Archive for the ‘Dallas Opera’ Category

Spectacle Upstages Drama in TDO’s Don Giovanni
October 24, 2010

The Dallas Opera
Friday, October 22, 2010
7:30 p.m.

Wolfgang Amadeus Mozart – Don Giovanni

Nicolae Moldoveanu, conductor

Don Giovanni seemed like a perfect choice to open the Dallas Opera’s second season in its new home, the still new and stunning Winspear. Mozart’s masterpiece is a plenitude of human expression, reaching comic highs and tragic lows, exploring inexhaustible lust and selfless love, celebrating hubris and moral didacticism. All of these contradictory but essential human experiences are not only in the story and the libretto, but in the music.

The Dallas Opera’s production gave only a one-sided view.

As the overture began, the curtain rose to reveal Don Giovanni with arms upraised amid a swarm of dancers representing the souls of the women he had seduced, wearing short, white, wispy dresses. The activity on stage detracted from the orchestra. An overture tells the story of the opera in music by introducing the themes to the audience. The overture of Don Giovanni is immaculate, but the premature action on stage turned the prestige of the opera into a mere trick.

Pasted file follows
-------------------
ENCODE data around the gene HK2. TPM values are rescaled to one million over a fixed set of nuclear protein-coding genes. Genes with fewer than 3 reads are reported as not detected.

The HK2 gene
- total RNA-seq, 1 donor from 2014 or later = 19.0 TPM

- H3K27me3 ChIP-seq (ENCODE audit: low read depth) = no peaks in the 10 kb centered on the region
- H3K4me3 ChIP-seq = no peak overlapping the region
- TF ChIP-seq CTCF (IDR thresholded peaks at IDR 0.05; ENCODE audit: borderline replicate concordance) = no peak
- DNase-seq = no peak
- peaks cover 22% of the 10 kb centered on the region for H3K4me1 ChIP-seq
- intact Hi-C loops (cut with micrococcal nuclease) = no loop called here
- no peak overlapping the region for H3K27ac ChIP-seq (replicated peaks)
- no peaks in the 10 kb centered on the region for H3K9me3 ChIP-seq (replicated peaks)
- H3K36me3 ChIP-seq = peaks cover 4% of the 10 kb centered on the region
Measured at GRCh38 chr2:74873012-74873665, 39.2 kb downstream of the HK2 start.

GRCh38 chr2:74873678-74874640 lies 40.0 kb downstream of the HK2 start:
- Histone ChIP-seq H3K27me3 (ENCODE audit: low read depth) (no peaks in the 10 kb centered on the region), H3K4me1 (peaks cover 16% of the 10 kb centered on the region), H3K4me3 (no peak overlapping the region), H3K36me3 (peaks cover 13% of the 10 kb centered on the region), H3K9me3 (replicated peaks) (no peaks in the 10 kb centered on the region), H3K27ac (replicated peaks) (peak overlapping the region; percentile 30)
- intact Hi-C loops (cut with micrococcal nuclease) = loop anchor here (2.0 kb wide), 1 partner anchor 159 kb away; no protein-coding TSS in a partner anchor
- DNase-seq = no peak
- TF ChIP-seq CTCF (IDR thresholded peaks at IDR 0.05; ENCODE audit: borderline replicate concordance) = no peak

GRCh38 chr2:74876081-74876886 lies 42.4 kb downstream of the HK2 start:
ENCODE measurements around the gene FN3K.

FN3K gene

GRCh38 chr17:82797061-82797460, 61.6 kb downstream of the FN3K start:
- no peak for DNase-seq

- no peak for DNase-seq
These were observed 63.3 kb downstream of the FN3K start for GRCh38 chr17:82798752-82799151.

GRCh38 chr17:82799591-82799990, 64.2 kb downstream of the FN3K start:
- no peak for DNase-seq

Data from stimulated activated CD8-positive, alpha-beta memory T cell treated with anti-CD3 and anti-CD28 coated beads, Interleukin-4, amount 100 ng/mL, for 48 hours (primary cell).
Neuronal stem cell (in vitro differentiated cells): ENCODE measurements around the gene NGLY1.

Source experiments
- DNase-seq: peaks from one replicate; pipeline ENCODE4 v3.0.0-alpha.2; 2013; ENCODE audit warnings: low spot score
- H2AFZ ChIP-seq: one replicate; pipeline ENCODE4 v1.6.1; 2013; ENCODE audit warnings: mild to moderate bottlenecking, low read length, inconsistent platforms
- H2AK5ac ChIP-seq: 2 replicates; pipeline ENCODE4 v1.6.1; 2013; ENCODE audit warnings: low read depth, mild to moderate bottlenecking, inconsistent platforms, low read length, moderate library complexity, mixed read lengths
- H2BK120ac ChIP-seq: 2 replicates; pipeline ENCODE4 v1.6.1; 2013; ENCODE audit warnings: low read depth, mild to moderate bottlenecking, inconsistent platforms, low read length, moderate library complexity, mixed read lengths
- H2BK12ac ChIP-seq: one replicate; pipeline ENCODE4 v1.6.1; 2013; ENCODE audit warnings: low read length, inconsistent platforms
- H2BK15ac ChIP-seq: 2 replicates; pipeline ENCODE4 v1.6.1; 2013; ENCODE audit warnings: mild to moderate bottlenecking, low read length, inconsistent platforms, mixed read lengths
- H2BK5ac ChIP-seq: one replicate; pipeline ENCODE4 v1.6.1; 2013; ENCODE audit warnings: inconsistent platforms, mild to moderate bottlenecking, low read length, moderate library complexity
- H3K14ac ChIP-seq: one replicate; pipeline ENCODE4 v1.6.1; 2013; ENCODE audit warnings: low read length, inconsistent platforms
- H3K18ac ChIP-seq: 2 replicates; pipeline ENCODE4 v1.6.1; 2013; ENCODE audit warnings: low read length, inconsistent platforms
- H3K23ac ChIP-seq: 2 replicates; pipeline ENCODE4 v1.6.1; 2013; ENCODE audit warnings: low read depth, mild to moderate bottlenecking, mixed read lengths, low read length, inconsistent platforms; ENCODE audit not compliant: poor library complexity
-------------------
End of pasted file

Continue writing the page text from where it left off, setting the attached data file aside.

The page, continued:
The characters were oversexed, especially Zerlina and Masetto who ought to be a chaste, pastoral couple. Without their naïveté, there is no contrast to make Don Giovanni’s lasciviousness meaningful.

The libretto allows for double entendre, especially in “Vedrai carino,” when Zerlina offers her special balm to a wounded Masetto — “feel it beating, touch me here” — but with his hand up her dress, the playful words are flattened into a single meaning.

Moments before, the shenanigans on stage doubled a word’s meaning into an unintended bawdy exclamation, misleading the audience. When Don Giovanni (disguised as his manservant Leporello) reveals himself and beats Masetto for his plans to kill Don Giovanni, he kicks Masetto in the groin. Masetto cries out “la testa mia” (“my head”), but the audience hears something else. Clever, perhaps, but once again, the movement on stage acts as a substitute for the brilliant artistry of the music…